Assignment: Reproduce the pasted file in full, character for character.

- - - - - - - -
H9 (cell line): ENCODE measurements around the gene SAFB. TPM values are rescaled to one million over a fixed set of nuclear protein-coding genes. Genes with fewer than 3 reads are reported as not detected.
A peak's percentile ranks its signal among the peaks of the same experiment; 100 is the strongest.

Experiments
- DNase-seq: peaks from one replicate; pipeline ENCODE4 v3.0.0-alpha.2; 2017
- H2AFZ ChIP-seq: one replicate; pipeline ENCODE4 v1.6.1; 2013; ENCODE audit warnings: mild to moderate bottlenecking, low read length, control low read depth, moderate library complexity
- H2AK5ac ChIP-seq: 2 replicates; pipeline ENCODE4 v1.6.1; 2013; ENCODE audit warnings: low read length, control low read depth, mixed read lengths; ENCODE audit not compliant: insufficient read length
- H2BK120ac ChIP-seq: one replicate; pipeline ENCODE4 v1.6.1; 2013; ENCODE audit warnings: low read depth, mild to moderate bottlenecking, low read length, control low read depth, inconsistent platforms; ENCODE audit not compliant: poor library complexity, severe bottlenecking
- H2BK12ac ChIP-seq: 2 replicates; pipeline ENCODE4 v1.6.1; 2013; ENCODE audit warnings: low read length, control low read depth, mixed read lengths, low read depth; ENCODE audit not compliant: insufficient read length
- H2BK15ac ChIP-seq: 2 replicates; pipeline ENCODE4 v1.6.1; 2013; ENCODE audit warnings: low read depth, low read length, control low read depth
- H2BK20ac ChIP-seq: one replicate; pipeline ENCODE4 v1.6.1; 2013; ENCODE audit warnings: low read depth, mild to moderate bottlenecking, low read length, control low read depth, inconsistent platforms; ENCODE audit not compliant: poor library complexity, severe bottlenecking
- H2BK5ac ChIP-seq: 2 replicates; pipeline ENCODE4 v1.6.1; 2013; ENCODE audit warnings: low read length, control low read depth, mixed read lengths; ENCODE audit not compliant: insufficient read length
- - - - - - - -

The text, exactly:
H9 (cell line): ENCODE measurements around the gene SAFB. TPM values are rescaled to one million over a fixed set of nuclear protein-coding genes. Genes with fewer than 3 reads are reported as not detected.
A peak's percentile ranks its signal among the peaks of the same experiment; 100 is the strongest.

Experiments
- DNase-seq: peaks from one replicate; pipeline ENCODE4 v3.0.0-alpha.2; 2017
- H2AFZ ChIP-seq: one replicate; pipeline ENCODE4 v1.6.1; 2013; ENCODE audit warnings: mild to moderate bottlenecking, low read length, control low read depth, moderate library complexity
- H2AK5ac ChIP-seq: 2 replicates; pipeline ENCODE4 v1.6.1; 2013; ENCODE audit warnings: low read length, control low read depth, mixed read lengths; ENCODE audit not compliant: insufficient read length
- H2BK120ac ChIP-seq: one replicate; pipeline ENCODE4 v1.6.1; 2013; ENCODE audit warnings: low read depth, mild to moderate bottlenecking, low read length, control low read depth, inconsistent platforms; ENCODE audit not compliant: poor library complexity, severe bottlenecking
- H2BK12ac ChIP-seq: 2 replicates; pipeline ENCODE4 v1.6.1; 2013; ENCODE audit warnings: low read length, control low read depth, mixed read lengths, low read depth; ENCODE audit not compliant: insufficient read length
- H2BK15ac ChIP-seq: 2 replicates; pipeline ENCODE4 v1.6.1; 2013; ENCODE audit warnings: low read depth, low read length, control low read depth
- H2BK20ac ChIP-seq: one replicate; pipeline ENCODE4 v1.6.1; 2013; ENCODE audit warnings: low read depth, mild to moderate bottlenecking, low read length, control low read depth, inconsistent platforms; ENCODE audit not compliant: poor library complexity, severe bottlenecking
- H2BK5ac ChIP-seq: 2 replicates; pipeline ENCODE4 v1.6.1; 2013; ENCODE audit warnings: low read length, control low read depth, mixed read lengths; ENCODE audit not compliant: insufficient read length